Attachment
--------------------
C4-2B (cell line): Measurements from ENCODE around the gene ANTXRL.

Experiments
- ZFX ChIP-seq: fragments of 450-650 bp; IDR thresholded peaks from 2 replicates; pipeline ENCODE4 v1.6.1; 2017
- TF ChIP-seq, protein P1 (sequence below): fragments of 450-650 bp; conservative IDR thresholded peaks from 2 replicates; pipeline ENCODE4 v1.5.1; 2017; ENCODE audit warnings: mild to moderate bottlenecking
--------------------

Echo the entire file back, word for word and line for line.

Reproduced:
C4-2B (cell line): Measurements from ENCODE around the gene ANTXRL.

Experiments
- ZFX ChIP-seq: fragments of 450-650 bp; IDR thresholded peaks from 2 replicates; pipeline ENCODE4 v1.6.1; 2017
- TF ChIP-seq, protein P1 (sequence below): fragments of 450-650 bp; conservative IDR thresholded peaks from 2 replicates; pipeline ENCODE4 v1.5.1; 2017; ENCODE audit warnings: mild to moderate bottlenecking